Kitchen Sink (link / top)
A campaign in which the GM allows all (or nearly all) optional and additional rules. Also used to describe a campaign that prominently features a vast range of setting elements (often so many that it becomes unwieldy).
Kludge (link / top)
A kludgy system is one that features clunky, cobbled-together and poorly designed rules. One can also kludge something together, grafting rules onto an existing system in a way that is functional, but inelegant.
LARP (link / top)
Live Action RolePlaying game. An RPG in which the players are in-character nearly all of the time, and everyone roams throughout the gamer area rather than staying seated around a table.
Lasersharking (link / top)
Trying to improve a game element that doesn’t really need improvement by piling on kewl powerz or other extra features. A reference to Austin Powers: International Man of Mystery, in which Dr. Evil’s lair features a pool of sharks with frickin’ laser beams on their heads.
Linear (link / top)
An adventure or plot in which the various plot elements proceed along a line: A leads to B leads to C, etc. Linear plots are a tried and true staple of gaming, although an overly linear plot can lead to railroading.
Live Action Roleplaying Game (link / top)
An RPG in which the players are in-character nearly all of the time, and everyone roams throughout the gamer area rather than staying seated around a table. LARP for short.
Lumpley Principle (link / top)
“System (including but not limited to ‘the rules‘) is defined as the means by which the group agrees to imagined events during play.” Coined by Vincent Baker, who also goes by lumpley.
MacGuffin (link / top)
Any game element that serves primarily to get the PCs involved in an adventure, most often a physical object (prototype robot, magical statue, etc.). For example, the idol in Indiana Jones and the Temple of Doom was a MacGuffin. (The classic example is the Maltese falcon in The Maltese Falcon.)
Meat Shield (link / top)
Somewhat derogatory slang for a combat-oriented character (usually a tank), because these PCs can usually absorb a lot of damage, keeping the rest of the party from getting killed.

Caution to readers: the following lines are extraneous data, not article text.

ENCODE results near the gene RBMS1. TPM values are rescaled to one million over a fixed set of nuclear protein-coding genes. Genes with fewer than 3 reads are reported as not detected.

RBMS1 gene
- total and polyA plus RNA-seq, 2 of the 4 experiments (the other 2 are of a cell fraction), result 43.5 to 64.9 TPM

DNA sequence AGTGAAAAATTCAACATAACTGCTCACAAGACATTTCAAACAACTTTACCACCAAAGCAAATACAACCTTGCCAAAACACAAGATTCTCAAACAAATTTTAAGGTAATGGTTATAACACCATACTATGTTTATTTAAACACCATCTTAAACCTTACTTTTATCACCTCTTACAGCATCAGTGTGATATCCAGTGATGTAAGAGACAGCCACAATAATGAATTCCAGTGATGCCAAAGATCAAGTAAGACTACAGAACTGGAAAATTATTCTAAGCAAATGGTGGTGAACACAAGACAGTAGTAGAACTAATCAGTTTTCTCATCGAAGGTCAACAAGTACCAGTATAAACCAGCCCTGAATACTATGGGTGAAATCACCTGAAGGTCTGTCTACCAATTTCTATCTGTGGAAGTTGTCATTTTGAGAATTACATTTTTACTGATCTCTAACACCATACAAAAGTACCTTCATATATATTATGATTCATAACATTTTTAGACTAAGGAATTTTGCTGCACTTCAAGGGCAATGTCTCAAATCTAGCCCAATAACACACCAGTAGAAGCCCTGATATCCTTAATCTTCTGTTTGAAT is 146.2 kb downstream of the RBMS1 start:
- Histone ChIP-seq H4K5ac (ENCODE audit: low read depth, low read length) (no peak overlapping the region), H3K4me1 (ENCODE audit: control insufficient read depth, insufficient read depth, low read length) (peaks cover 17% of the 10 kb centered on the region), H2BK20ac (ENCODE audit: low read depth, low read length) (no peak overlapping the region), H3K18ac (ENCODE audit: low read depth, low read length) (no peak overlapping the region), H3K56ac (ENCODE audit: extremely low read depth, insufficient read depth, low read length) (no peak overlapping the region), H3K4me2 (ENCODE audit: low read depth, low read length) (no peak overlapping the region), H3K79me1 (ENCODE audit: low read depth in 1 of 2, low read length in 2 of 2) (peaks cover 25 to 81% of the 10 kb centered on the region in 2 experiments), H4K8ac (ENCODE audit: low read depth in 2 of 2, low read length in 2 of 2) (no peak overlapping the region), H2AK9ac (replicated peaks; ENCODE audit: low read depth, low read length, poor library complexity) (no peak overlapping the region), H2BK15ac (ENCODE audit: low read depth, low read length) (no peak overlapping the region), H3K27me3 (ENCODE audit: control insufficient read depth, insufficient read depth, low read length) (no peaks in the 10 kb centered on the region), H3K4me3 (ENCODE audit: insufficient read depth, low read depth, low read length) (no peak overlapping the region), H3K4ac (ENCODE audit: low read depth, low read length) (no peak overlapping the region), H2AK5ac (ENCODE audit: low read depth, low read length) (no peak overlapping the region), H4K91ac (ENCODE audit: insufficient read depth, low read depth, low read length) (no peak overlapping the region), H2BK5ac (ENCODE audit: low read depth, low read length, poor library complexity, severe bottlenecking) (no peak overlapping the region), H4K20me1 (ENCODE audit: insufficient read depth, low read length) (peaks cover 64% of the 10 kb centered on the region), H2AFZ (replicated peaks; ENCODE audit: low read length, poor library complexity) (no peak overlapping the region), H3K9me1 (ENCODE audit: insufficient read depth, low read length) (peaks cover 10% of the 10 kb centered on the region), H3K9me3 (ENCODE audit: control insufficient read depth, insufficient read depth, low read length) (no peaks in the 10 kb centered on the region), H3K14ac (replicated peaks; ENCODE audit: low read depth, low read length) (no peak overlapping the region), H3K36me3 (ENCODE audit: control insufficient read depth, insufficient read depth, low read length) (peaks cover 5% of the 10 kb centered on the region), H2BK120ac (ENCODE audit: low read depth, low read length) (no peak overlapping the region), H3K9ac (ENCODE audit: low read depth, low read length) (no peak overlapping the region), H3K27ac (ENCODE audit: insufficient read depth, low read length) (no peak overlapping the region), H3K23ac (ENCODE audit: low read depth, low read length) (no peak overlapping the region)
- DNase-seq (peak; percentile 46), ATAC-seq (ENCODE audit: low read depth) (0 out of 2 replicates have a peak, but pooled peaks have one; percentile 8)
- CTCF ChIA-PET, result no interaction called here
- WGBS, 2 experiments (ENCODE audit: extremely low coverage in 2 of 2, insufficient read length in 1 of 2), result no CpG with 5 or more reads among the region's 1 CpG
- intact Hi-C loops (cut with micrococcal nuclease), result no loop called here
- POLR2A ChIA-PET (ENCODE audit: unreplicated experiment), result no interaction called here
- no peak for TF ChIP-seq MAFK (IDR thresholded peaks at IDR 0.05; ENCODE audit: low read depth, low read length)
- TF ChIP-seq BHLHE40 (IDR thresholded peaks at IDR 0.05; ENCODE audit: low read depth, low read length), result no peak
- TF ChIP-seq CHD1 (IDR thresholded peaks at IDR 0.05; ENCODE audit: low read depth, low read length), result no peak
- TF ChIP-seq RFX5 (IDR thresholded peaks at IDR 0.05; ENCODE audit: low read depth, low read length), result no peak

Metagame (link / top)
Technically, any game-related concerns that are not part of the game itself, such as out-of-character or rules discussion, but more often used in reference to a player who uses knowledge not possessed by their PC to their advantage (in which case it has a negative connotation).
Miniature (link / top)
A tiny figure used to represent a character or other game element, most often in conjunction with a battlemat. Miniatures are available both painted and unpainted. (Mini for short, and also called a figure.)
Min/Max (link / top)
Short for minimize/maximize, a technique where you maximize a character’s abilities in one area while minimizing them in others. Often done by power gamers. A player who min/maxes their character is called a “min/maxer.”
Monty Haul (link / top)
A play style in which the party’s tangible rewards (usually items or treasure) far outweigh the risks involved for the PCs. Named after Monty Hall, host of the TV show “Let’s Make a Deal.”
Named NPC (link / top)
An NPC who is important to the game, and is generally more fully developed than NPCs who won’t get as a much screen time. Incidental and otherwise non-critical NPCs often don’t have names unless the PCs express unexpected interest in them. The opposite of a mooks.
Niche (link / top)
A PC’s role in the party, based mainly on their specialties and area of expertise. Part of the idea behind a balanced party is that each character has their own niche, ensuring that none of the players will feel sidelined.
NPC (link / top)
Non-Player Character. Any character in the game world who is not a PC. NPCs are nearly always played by the GM, although they are occasionally controlled by players (as hirelings, for example).
One True Way (link / top)
The notion that there is only one real way to play RPGs, rather than a myriad of ways. There is no wrong way to game — as long as your group is having fun, that’s all that matters (the Golden Rule).
PDF (link / top)
Short for Portable Document Format, but most often used to refer to an RPG product released in PDF form. PDFs can be opened on any computer with a PDF reader, making them nearly universal.
Pen and Paper (link / top)
A term describing the way RPGs are traditionally played: around a table, with paper (books and character sheets) and pens (to draw maps, adjust stats, etc.). Generally synonymous with tabletop.
Player Character (link / top)
Any character that is played by a player, not the GM (PC for short). The player characters are the center of attention in any RPG, and the game revolved around their activities.
Power Creep (link / top)
The tendency for RPG publishers to increase the power level of characters created with (and found in) sourcebooks, often beyond the power of those created solely with the core rules. Also the tendency for the PCs and their adversaries to grow in power beyond the original scope of the campaign.
Power Gamer (link / top)
A player whose PC utilizes the rules in such a way as to give them an extra edge, usually in combat and at the expense of non-combat skills. Power gamers are often rules lawyers. Sometimes called twinks or munchkins, although the terms are not completely synonymous.
Q is for “Quick, pick another letter!”
Railroad (link / top)